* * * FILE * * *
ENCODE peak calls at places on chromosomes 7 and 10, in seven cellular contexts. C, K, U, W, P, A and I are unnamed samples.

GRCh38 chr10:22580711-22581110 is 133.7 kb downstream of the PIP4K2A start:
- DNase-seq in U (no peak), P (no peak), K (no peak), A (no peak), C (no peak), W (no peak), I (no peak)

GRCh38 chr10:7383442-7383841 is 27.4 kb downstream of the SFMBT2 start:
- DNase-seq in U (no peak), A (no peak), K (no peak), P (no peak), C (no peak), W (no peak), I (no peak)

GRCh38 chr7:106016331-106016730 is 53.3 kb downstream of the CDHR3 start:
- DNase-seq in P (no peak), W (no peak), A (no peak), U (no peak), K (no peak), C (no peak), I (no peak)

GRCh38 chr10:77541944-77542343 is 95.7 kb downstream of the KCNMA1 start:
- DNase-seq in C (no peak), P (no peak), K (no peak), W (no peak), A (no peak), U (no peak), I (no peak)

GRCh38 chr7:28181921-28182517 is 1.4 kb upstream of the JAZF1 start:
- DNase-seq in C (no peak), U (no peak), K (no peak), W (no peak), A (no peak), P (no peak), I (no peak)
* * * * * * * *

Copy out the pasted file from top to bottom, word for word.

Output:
ENCODE peak calls at places on chromosomes 7 and 10, in seven cellular contexts. C, K, U, W, P, A and I are unnamed samples.

GRCh38 chr10:22580711-22581110 is 133.7 kb downstream of the PIP4K2A start:
- DNase-seq in U (no peak), P (no peak), K (no peak), A (no peak), C (no peak), W (no peak), I (no peak)

GRCh38 chr10:7383442-7383841 is 27.4 kb downstream of the SFMBT2 start:
- DNase-seq in U (no peak), A (no peak), K (no peak), P (no peak), C (no peak), W (no peak), I (no peak)

GRCh38 chr7:106016331-106016730 is 53.3 kb downstream of the CDHR3 start:
- DNase-seq in P (no peak), W (no peak), A (no peak), U (no peak), K (no peak), C (no peak), I (no peak)

GRCh38 chr10:77541944-77542343 is 95.7 kb downstream of the KCNMA1 start:
- DNase-seq in C (no peak), P (no peak), K (no peak), W (no peak), A (no peak), U (no peak), I (no peak)

GRCh38 chr7:28181921-28182517 is 1.4 kb upstream of the JAZF1 start:
- DNase-seq in C (no peak), U (no peak), K (no peak), W (no peak), A (no peak), P (no peak), I (no peak)